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‘Bludgers’ and ‘Parasites’: What Happened to Our Compassion?

Unemployment in Australia has long been a contentious issue, where there is usually no in between as many are quick to choose a side: either you feel compassion for those struggling to balance a basic standard of living with trying to look for work or you believe that no obstacle should have to stand in your way to finding one, no matter your circumstances. How hard can it be? Just get off your arse and get a job, right?

A recent article by Antony McMullen on Australian site The Punch titled ‘La Dole Cheque Vita is Not So Sweet on $16 a Day’ revealed the heartbreaking and appalling struggle thousands in Australia face as they try to attain some basic standard of living while trying to survive week to week on Centrelink’s Newstart Allowance. McMullen spoke with two recipients of the allowance in particular and painted a startling picture of having to give up the most basic of necessities we take for granted such as a car and even proper food stuffs in order to pay for bills and rent, as well as also having to put up with the stigma of being a ‘dole bludger’ as they tried to look for work in a job market that is now prone to outsourcing work and not so favourable to the older worker.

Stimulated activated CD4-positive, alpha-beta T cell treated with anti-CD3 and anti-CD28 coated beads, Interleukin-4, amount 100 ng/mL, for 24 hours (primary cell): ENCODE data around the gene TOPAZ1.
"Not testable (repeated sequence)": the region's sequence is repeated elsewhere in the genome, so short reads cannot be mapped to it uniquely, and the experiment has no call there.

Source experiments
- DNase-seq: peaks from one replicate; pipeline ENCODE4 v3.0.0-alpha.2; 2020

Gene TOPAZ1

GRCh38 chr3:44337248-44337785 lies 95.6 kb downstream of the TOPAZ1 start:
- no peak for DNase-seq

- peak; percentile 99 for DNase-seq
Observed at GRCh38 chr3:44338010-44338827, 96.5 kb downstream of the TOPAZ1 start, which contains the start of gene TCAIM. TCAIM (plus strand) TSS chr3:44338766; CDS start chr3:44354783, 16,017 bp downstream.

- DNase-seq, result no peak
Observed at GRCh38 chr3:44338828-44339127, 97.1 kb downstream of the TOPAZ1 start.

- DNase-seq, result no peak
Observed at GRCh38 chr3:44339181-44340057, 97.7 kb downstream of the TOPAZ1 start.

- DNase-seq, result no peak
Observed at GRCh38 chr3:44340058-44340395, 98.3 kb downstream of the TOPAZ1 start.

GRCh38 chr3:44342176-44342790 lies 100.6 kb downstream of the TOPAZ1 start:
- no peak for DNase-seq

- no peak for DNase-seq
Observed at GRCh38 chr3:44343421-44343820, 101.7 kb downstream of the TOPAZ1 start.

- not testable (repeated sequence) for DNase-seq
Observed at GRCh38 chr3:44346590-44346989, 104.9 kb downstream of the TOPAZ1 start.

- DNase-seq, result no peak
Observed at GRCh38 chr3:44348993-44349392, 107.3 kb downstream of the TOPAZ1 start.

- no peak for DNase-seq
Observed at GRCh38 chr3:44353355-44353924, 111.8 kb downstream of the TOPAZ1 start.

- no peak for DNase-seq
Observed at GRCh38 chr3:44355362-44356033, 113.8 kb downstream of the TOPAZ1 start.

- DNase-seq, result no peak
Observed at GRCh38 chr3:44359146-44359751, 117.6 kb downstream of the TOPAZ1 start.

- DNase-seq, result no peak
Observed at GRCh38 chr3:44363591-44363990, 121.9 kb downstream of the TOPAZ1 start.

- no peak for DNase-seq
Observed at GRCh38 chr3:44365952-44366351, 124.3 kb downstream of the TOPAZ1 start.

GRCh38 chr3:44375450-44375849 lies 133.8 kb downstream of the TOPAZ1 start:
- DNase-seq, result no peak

The comments in response to this article were mixed yet ran with a common theme. Some were obviously disgusted that many of those on the Newstart Allowance were actually allowed to live in such terrible circumstances and barely able to make ends meet, empathising, even identifying with their plight and left aghast at why nothing was still being done to prevent many from falling into poverty as a result of trying to survive on welfare and look for work.

But the majority of comments, however, could not have been more unsympathetic, more vitriolic and more offensive to those who were currently on the Newstart Allowance and those unemployed in general. Some even had the gall to make light of the issue and have a chuckle over the misery of others. Here is just a snippet of those who can’t see what all the fuss is about: